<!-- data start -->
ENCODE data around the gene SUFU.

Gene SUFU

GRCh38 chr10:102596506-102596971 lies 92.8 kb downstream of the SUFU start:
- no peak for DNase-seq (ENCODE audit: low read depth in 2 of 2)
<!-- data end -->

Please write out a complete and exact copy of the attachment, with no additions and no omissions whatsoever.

ENCODE data around the gene SUFU.

Gene SUFU

GRCh38 chr10:102596506-102596971 lies 92.8 kb downstream of the SUFU start:
- no peak for DNase-seq (ENCODE audit: low read depth in 2 of 2)